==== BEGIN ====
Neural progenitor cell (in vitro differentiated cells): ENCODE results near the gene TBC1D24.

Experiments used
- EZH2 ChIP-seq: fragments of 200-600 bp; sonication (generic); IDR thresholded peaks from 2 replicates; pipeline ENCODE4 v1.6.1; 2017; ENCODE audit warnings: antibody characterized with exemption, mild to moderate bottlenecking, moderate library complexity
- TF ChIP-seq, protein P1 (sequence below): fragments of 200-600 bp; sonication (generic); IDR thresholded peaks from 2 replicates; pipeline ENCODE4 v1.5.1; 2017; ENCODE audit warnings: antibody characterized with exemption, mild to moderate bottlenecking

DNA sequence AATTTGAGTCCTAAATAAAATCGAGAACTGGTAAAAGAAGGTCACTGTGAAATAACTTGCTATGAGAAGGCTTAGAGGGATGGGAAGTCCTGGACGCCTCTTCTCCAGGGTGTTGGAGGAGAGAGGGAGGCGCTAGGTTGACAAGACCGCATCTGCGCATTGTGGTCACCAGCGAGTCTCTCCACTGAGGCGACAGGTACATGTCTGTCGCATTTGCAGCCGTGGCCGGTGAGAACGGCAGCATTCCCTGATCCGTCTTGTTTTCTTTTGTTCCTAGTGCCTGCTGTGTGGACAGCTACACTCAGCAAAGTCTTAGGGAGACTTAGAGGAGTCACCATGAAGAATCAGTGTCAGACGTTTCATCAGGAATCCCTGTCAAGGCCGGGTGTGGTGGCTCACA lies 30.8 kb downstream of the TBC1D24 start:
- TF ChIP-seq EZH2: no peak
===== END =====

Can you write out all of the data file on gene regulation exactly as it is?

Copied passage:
Neural progenitor cell (in vitro differentiated cells): ENCODE results near the gene TBC1D24.

Experiments used
- EZH2 ChIP-seq: fragments of 200-600 bp; sonication (generic); IDR thresholded peaks from 2 replicates; pipeline ENCODE4 v1.6.1; 2017; ENCODE audit warnings: antibody characterized with exemption, mild to moderate bottlenecking, moderate library complexity
- TF ChIP-seq, protein P1 (sequence below): fragments of 200-600 bp; sonication (generic); IDR thresholded peaks from 2 replicates; pipeline ENCODE4 v1.5.1; 2017; ENCODE audit warnings: antibody characterized with exemption, mild to moderate bottlenecking

DNA sequence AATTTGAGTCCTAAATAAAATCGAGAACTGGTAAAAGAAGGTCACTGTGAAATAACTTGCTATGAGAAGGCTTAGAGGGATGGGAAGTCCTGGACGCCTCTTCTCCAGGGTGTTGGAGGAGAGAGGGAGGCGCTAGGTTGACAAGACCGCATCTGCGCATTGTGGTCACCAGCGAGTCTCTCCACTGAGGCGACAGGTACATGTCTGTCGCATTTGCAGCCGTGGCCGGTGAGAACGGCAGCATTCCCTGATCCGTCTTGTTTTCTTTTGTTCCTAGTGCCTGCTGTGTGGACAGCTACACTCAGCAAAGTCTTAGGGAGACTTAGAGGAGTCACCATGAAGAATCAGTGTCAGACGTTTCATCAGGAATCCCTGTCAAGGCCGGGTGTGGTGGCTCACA lies 30.8 kb downstream of the TBC1D24 start:
- TF ChIP-seq EZH2: no peak